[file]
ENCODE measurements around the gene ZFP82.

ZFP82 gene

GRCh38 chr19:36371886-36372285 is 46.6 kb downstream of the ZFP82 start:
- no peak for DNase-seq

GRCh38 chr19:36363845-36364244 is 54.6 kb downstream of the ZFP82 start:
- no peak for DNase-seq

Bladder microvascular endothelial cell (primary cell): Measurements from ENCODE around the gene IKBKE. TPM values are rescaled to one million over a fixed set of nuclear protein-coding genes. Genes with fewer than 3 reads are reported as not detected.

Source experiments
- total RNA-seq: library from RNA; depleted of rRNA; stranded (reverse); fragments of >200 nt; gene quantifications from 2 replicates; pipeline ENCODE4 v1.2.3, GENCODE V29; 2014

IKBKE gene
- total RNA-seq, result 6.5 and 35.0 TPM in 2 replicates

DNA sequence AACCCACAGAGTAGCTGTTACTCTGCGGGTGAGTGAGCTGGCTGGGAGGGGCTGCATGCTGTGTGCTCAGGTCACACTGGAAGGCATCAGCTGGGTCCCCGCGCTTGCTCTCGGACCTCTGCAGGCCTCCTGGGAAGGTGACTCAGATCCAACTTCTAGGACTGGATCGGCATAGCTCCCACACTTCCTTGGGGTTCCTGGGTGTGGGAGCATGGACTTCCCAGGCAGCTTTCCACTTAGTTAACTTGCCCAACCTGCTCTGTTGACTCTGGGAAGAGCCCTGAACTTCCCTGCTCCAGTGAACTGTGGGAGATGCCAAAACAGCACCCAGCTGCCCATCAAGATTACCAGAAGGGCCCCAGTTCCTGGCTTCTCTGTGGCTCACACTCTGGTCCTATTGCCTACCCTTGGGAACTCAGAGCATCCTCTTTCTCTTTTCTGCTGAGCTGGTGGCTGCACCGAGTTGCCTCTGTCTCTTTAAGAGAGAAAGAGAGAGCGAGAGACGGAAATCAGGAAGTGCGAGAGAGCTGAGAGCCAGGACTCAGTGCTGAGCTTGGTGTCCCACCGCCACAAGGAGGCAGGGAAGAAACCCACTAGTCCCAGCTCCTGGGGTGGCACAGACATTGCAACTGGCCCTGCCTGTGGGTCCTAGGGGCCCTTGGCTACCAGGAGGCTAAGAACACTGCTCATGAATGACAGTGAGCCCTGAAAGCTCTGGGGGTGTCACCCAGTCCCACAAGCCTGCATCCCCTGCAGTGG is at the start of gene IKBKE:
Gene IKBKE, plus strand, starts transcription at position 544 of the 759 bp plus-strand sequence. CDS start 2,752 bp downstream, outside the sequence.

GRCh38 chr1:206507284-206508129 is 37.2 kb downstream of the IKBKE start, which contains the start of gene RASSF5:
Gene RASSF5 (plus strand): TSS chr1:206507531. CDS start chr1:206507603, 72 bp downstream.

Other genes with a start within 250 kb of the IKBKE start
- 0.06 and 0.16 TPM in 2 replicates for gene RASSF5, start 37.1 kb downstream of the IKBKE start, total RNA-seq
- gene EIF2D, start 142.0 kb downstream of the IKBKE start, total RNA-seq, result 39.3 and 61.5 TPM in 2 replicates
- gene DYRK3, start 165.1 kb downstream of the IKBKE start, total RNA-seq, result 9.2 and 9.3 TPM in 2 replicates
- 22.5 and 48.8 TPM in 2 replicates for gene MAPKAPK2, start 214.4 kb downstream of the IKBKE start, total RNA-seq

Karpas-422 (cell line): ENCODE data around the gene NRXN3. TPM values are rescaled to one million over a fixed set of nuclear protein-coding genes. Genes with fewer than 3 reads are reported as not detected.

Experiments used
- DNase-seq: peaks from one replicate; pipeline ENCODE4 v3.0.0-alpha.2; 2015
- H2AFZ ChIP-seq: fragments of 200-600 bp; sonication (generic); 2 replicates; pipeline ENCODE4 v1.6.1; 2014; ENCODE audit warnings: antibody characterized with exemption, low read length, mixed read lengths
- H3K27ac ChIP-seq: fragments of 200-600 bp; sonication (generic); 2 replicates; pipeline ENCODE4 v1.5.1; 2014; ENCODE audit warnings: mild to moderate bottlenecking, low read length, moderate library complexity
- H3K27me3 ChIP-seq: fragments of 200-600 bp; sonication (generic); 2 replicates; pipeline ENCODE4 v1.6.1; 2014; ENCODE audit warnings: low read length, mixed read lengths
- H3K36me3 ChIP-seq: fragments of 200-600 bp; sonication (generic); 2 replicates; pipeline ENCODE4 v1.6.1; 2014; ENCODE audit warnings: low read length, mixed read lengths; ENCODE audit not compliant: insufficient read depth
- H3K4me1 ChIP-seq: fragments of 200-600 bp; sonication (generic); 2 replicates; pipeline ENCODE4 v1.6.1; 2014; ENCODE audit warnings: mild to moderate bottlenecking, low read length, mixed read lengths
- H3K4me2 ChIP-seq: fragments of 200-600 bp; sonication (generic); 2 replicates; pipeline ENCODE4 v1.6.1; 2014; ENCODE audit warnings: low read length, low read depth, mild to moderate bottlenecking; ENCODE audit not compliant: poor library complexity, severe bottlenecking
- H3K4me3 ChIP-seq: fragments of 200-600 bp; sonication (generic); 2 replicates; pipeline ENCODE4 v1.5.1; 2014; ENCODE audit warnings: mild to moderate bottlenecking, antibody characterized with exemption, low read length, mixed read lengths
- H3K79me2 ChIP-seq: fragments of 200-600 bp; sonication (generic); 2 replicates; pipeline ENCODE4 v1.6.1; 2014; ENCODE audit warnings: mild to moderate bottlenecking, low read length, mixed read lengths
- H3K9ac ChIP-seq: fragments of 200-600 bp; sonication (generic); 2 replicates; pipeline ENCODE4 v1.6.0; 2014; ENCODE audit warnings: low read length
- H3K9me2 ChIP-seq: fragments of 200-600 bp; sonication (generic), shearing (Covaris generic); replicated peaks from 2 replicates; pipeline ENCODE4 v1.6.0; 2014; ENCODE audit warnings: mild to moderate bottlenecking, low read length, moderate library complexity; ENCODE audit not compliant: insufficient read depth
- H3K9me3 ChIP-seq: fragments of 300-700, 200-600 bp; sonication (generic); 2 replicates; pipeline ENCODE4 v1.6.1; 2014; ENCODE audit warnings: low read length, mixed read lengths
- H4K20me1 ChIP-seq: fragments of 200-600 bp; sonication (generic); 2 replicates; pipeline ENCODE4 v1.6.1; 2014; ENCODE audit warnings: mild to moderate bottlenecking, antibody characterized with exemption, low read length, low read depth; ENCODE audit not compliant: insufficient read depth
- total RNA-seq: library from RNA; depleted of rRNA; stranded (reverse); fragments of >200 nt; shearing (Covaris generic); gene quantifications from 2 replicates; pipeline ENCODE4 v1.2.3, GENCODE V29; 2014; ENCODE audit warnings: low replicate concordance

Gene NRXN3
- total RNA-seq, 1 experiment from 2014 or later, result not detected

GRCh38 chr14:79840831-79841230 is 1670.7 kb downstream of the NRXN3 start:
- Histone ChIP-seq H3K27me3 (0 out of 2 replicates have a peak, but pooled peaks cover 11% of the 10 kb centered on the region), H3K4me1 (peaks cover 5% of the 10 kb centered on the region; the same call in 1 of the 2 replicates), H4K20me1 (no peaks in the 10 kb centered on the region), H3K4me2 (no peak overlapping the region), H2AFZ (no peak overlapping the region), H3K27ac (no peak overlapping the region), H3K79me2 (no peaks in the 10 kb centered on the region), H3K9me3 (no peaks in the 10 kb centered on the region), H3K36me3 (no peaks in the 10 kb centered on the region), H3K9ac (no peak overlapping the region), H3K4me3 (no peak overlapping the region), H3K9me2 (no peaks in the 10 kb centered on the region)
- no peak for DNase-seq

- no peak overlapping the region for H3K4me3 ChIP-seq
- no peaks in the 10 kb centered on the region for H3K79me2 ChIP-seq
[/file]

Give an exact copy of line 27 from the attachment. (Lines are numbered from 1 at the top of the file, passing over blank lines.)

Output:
- H3K36me3 ChIP-seq: fragments of 200-600 bp; sonication (generic); 2 replicates; pipeline ENCODE4 v1.6.1; 2014; ENCODE audit warnings: low read length, mixed read lengths; ENCODE audit not compliant: insufficient read depth